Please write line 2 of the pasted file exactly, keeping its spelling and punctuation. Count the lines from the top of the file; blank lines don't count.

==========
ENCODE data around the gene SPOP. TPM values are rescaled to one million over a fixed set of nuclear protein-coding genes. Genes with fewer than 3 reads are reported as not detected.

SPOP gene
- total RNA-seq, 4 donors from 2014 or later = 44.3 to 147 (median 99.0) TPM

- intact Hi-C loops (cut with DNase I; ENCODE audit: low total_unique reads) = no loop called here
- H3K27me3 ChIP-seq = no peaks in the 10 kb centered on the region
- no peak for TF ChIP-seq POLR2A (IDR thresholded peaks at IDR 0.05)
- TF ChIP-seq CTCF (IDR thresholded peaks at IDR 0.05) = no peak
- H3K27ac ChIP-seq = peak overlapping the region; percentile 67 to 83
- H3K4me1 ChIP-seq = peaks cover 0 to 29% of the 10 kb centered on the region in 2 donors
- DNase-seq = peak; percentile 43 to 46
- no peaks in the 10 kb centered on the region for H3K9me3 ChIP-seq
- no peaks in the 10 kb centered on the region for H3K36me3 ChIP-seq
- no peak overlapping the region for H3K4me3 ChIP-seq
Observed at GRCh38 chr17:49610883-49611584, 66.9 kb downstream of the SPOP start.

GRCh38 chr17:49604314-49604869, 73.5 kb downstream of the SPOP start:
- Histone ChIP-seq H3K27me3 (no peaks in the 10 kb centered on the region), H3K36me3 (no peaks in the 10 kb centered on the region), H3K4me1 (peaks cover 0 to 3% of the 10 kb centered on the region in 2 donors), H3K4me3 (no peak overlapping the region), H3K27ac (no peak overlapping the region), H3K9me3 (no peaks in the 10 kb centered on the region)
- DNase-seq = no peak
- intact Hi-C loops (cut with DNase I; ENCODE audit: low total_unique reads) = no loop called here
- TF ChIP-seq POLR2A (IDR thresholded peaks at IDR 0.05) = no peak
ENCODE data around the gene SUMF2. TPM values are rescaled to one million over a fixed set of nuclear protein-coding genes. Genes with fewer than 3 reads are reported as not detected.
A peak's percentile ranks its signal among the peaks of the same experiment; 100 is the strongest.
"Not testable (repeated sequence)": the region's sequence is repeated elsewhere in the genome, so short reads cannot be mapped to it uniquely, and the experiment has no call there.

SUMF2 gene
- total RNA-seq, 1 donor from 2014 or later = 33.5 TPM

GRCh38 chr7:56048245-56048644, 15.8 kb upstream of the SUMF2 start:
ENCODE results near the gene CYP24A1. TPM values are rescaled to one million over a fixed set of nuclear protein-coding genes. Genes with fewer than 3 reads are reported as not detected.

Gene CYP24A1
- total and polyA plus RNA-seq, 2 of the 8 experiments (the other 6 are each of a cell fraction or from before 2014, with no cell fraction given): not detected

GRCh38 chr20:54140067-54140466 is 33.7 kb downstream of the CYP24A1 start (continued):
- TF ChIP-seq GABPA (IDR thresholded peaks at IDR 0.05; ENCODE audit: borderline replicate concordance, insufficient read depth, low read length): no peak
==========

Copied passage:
SPOP gene